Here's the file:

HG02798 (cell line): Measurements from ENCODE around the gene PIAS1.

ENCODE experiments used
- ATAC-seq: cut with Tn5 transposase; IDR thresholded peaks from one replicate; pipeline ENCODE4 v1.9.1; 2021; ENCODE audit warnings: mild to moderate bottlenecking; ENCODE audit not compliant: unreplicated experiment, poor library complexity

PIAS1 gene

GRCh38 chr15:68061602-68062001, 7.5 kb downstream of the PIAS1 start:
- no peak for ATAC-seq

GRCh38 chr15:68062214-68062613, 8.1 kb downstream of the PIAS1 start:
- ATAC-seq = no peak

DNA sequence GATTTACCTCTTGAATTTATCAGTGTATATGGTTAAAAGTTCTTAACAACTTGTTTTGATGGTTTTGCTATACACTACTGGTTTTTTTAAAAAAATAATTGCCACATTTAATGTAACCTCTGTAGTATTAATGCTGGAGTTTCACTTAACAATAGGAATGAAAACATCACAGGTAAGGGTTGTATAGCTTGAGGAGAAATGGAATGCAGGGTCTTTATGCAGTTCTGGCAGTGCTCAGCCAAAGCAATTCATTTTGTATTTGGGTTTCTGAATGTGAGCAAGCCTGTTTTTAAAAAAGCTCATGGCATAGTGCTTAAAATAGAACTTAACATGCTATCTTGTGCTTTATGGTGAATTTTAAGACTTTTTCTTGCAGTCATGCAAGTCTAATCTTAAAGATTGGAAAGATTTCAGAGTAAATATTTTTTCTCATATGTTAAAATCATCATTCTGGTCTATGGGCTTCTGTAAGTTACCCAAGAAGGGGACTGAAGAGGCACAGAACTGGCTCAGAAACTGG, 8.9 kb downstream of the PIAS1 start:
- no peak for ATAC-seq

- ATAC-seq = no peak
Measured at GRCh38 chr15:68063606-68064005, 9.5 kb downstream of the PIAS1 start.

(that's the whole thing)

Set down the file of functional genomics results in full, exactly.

HG02798 (cell line): Measurements from ENCODE around the gene PIAS1.

ENCODE experiments used
- ATAC-seq: cut with Tn5 transposase; IDR thresholded peaks from one replicate; pipeline ENCODE4 v1.9.1; 2021; ENCODE audit warnings: mild to moderate bottlenecking; ENCODE audit not compliant: unreplicated experiment, poor library complexity

PIAS1 gene

GRCh38 chr15:68061602-68062001, 7.5 kb downstream of the PIAS1 start:
- no peak for ATAC-seq

GRCh38 chr15:68062214-68062613, 8.1 kb downstream of the PIAS1 start:
- ATAC-seq = no peak

DNA sequence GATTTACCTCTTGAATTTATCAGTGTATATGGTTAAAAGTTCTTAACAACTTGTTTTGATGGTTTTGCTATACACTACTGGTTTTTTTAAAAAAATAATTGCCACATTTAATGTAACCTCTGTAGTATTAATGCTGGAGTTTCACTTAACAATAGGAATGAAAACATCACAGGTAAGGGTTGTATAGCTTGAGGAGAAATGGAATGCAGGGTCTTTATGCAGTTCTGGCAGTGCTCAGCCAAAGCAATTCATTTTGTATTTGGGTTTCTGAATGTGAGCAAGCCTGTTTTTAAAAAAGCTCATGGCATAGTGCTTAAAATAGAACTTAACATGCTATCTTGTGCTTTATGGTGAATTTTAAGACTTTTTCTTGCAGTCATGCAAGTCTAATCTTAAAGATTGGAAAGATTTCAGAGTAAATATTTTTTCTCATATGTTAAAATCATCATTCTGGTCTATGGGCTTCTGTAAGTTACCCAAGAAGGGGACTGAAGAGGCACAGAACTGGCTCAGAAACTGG, 8.9 kb downstream of the PIAS1 start:
- no peak for ATAC-seq

- ATAC-seq = no peak
Measured at GRCh38 chr15:68063606-68064005, 9.5 kb downstream of the PIAS1 start.